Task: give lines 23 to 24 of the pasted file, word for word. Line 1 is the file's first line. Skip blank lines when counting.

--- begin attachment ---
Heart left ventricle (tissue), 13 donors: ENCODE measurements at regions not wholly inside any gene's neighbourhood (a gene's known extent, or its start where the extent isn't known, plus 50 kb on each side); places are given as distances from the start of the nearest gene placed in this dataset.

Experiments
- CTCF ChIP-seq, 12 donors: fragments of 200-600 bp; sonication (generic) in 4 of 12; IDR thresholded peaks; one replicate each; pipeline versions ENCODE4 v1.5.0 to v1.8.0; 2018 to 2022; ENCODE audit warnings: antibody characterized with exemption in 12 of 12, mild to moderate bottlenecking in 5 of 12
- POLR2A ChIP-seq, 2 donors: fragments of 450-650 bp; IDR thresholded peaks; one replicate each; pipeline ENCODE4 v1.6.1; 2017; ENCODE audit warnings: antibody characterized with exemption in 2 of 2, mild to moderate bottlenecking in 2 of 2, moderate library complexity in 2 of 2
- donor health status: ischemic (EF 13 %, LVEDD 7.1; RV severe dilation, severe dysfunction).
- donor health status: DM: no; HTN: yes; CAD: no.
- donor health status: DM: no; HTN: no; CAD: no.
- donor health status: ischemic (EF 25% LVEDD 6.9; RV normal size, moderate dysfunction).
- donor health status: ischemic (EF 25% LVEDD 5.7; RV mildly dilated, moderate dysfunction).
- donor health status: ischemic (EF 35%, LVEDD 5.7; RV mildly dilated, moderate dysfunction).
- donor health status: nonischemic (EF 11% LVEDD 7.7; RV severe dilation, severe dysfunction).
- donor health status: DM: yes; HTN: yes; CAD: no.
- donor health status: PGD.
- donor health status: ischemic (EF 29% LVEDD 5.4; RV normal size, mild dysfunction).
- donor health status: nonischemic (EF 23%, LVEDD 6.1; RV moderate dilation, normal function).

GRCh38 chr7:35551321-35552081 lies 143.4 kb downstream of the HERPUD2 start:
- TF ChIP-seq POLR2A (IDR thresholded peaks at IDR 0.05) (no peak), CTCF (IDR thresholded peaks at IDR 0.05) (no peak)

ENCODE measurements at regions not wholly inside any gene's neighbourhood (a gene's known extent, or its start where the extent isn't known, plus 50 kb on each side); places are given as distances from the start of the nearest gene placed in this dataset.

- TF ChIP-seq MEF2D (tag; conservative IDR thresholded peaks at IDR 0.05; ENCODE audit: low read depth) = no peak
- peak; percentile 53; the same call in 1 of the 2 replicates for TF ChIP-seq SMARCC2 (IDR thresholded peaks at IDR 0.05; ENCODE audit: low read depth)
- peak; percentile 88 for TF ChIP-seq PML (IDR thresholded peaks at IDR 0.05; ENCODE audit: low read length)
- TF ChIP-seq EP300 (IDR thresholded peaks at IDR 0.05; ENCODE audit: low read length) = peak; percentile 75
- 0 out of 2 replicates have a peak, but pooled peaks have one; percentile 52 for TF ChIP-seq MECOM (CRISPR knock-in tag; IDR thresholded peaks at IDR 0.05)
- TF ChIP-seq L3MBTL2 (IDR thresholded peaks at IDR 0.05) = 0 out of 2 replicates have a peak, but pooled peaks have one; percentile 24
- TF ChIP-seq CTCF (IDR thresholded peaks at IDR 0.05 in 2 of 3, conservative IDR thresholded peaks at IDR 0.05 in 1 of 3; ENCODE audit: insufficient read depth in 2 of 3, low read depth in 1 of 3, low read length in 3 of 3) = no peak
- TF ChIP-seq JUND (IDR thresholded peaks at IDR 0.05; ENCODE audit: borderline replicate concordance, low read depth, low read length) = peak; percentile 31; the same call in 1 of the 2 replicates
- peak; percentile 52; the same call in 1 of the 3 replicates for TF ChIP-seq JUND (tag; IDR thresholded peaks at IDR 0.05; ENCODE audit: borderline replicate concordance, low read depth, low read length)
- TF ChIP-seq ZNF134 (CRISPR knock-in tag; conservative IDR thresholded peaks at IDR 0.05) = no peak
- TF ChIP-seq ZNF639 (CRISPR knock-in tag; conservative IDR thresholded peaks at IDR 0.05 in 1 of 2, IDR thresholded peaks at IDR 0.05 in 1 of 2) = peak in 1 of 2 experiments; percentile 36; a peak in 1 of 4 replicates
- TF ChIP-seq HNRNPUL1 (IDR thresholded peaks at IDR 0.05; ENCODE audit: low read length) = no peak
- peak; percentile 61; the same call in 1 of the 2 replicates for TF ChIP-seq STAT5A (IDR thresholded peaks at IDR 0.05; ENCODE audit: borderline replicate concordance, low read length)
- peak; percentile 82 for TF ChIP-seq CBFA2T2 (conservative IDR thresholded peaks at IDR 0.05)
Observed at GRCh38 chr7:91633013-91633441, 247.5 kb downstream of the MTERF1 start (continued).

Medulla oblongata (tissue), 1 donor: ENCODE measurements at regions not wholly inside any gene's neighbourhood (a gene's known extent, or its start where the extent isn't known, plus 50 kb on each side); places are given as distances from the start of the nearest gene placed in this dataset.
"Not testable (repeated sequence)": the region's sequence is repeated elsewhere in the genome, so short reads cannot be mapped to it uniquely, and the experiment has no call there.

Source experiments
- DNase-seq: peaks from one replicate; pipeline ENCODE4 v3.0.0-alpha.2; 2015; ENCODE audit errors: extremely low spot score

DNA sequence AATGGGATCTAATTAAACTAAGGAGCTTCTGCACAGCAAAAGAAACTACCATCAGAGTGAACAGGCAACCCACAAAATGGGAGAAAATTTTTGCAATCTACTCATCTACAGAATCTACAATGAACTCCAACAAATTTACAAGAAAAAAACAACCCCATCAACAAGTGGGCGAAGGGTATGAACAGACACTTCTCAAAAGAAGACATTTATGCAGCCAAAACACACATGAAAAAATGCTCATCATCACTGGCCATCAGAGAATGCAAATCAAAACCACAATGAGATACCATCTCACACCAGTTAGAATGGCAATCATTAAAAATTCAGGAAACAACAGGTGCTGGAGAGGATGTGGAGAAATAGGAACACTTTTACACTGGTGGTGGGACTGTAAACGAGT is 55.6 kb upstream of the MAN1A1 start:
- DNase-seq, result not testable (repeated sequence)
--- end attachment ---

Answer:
- 0 out of 2 replicates have a peak, but pooled peaks have one; percentile 52 for TF ChIP-seq MECOM (CRISPR knock-in tag; IDR thresholded peaks at IDR 0.05)
- TF ChIP-seq L3MBTL2 (IDR thresholded peaks at IDR 0.05) = 0 out of 2 replicates have a peak, but pooled peaks have one; percentile 24